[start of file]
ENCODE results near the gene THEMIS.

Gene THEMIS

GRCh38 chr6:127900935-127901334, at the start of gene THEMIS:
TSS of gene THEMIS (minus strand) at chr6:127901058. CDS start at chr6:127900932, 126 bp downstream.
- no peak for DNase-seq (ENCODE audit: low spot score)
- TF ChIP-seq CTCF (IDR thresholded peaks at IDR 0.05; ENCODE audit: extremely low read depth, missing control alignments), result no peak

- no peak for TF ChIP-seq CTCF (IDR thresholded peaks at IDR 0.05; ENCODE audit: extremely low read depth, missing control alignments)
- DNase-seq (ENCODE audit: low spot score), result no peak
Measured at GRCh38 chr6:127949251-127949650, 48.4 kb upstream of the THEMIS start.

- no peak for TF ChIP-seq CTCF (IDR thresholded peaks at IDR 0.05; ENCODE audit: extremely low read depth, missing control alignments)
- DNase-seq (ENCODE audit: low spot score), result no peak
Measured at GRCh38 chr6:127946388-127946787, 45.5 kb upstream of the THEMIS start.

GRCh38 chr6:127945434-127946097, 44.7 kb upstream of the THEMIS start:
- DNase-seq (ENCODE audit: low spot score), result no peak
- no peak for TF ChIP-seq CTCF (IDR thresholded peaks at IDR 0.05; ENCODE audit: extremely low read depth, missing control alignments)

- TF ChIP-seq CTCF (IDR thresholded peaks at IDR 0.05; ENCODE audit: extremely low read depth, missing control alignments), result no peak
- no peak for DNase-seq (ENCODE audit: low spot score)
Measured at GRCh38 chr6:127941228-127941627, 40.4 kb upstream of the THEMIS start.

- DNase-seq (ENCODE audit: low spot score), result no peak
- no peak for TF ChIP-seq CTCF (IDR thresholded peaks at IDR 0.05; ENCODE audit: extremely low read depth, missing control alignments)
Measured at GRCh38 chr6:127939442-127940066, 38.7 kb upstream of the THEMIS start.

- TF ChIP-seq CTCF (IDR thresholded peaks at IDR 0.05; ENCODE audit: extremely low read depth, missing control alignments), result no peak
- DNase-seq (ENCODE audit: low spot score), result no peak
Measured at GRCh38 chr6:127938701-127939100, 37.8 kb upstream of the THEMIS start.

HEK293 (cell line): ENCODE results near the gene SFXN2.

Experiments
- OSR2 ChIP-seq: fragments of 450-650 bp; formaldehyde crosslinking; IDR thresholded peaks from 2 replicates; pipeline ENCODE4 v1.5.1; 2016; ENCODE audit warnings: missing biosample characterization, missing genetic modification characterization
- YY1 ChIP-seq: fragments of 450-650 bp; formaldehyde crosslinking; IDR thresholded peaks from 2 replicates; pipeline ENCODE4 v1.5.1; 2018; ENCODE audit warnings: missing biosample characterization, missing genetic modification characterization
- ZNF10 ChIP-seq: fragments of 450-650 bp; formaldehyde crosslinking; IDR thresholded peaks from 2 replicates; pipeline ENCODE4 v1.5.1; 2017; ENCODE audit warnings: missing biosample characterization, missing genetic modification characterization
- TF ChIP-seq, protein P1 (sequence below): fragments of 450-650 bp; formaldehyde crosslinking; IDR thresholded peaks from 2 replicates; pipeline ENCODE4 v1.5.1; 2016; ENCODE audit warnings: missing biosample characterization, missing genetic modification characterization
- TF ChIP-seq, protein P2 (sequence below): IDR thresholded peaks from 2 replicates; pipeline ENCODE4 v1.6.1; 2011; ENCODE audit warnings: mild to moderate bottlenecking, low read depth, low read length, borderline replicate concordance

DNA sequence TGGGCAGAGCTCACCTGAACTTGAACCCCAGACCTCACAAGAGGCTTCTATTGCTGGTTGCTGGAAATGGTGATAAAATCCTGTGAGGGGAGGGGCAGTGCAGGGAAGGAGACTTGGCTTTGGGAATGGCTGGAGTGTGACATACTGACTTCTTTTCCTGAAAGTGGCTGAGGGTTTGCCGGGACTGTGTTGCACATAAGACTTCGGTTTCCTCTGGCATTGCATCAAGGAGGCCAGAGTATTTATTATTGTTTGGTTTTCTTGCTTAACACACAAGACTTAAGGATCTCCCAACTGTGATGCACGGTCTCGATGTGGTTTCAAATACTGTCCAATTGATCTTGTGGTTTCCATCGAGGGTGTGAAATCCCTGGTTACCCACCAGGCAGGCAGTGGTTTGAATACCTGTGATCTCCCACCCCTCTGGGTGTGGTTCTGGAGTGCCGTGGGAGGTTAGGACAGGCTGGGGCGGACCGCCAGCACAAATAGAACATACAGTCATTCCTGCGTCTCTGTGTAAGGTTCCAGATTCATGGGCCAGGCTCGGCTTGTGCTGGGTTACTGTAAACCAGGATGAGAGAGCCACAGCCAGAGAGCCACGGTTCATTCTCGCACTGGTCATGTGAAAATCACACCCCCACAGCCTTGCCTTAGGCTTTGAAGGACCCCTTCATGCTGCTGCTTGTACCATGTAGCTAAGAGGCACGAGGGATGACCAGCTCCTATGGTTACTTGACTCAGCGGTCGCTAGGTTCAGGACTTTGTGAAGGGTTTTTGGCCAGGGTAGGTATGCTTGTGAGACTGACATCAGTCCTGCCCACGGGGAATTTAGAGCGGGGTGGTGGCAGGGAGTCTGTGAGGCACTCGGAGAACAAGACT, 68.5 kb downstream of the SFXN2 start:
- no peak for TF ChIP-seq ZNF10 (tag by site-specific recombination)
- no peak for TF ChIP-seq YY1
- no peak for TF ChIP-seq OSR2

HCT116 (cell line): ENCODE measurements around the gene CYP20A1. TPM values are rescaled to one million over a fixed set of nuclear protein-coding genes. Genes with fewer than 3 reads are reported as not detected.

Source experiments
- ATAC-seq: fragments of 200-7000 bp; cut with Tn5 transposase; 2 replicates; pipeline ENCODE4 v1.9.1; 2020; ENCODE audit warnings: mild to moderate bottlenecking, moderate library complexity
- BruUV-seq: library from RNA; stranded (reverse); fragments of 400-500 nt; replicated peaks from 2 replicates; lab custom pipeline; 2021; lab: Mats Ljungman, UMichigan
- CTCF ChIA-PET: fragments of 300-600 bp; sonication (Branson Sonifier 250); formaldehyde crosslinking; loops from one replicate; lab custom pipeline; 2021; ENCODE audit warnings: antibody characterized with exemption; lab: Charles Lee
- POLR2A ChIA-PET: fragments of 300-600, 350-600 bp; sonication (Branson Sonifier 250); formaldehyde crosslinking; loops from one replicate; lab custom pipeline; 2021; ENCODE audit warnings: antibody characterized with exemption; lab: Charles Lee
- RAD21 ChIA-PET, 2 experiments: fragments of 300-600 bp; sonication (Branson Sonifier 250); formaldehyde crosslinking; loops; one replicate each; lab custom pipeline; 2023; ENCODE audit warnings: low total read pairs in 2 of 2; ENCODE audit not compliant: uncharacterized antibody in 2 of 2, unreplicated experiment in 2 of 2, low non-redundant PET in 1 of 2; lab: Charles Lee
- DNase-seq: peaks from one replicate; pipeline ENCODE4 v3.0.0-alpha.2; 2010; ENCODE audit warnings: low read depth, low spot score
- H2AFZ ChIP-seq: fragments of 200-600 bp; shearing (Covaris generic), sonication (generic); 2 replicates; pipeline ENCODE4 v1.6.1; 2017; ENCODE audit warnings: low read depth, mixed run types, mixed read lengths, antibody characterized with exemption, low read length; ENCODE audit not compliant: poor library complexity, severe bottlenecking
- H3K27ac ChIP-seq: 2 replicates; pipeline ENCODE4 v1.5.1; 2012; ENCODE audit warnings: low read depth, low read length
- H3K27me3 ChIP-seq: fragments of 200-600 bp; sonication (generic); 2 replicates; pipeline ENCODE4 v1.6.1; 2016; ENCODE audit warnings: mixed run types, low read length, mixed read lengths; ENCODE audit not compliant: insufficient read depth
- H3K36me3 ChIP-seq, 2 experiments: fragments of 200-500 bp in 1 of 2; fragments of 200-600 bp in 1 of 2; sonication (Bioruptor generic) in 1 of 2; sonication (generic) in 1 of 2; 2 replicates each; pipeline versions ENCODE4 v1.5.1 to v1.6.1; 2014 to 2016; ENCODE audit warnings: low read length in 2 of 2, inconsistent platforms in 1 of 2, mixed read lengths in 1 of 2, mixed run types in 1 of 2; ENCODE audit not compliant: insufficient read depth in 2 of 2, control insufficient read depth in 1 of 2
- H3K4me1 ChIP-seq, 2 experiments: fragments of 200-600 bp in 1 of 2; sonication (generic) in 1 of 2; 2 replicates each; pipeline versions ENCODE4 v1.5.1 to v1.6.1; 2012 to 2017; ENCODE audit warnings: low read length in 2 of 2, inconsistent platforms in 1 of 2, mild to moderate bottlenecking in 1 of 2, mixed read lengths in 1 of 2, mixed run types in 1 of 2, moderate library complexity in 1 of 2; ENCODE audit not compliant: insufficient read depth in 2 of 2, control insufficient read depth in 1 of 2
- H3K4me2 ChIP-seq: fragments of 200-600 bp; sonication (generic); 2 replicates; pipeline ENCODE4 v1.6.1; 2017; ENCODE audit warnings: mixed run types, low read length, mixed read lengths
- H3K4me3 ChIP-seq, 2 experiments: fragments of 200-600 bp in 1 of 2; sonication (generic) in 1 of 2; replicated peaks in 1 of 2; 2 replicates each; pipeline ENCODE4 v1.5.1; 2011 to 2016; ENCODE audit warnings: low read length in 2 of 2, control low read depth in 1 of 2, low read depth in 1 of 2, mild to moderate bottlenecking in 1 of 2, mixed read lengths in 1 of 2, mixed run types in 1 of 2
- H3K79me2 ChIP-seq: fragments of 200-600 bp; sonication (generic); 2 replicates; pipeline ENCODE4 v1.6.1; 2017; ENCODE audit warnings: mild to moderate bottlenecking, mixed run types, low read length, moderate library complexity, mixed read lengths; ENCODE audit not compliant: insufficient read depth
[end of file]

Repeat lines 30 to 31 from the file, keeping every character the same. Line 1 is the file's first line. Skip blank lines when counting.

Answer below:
- TF ChIP-seq, protein P1 (sequence below): fragments of 450-650 bp; formaldehyde crosslinking; IDR thresholded peaks from 2 replicates; pipeline ENCODE4 v1.5.1; 2016; ENCODE audit warnings: missing biosample characterization, missing genetic modification characterization
- TF ChIP-seq, protein P2 (sequence below): IDR thresholded peaks from 2 replicates; pipeline ENCODE4 v1.6.1; 2011; ENCODE audit warnings: mild to moderate bottlenecking, low read depth, low read length, borderline replicate concordance